In response to consumer demands for low maintenance and durable timber construction and increased environmental regulation of preservative treated lumber, the wood-plastic composite (WPC) industry in North America and Asia has emerged in the last decade. These composite materials are produced by combining thermoplastic polymers with natural fibers derived from wood and agricultural crops. Complex structural sections can be formed using adaptations of conventional plastics processing techniques.
The retail value of this industry is growing nearly 16 percent annually since 1998; currently valued at over $0.75 billion. While primarily focused on residential products such as exterior decking, railing, doors, and windows, the industry has the opportunity to expand into a host of new products, including structural components for housing, marine, and transportation structures. Opportunities also exist in the development of structural components used to connect different structural systems in low-rise buildings. Structural components that simultaneously resist moisture intrusion and high loads arising from lateral forces present particular opportunity. To reach these product goals, current versions of wood-plastic composites are presented with certain challenges in performance and product design. Formulations with a variety of polymer types are sufficiently strong to resist the loads expected in many structural applications; however, improvements are necessary in both long-term bad performance and product weight. Consumer acceptance of hollow sections used to optimize structural performance is necessary. Alternatively, commercial foaming practices must be advanced to lower product density while maintaining solid cross-sections.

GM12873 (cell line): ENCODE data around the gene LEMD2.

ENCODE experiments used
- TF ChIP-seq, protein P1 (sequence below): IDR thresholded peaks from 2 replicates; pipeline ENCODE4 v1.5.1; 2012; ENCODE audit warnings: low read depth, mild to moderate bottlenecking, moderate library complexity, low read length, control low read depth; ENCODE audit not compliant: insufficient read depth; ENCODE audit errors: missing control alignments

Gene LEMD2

Higher structural uses of wood-plastic composites present a beneficial market opportunity to expanding the current decking dominated market for these materials. Such systems will likely add improvements to both new and existing products. Exterior structural applications such as marine, transportation, and deck structures are likely initial markets. However, engineered members to fill the growing need for seismic resistance are possible.
Although static mechanical properties of a variety of polyolefin-based formulations are more than adequate for many products, certain weakness in current products must be improved to realize these new applications. In particular improved long-term bad performance and reduced product weight will be necessary.
Comment: The “Progress in Woodfibre-Plastic Composites” Conference 2004 in Toronto (Canada), May 10-11, 2004, was organized by the University of Toronto. 400 participants from many different countries attented the conference.
(Vgl. Meldung vom 2003-12-09.)
Source: Opening lecture "Progress in Woodfibre-Plastic Composites", Toronto, May 10-11. Michael P. Wolcott (Washington State University) and Paul M. Smith (Pennsylvania State University).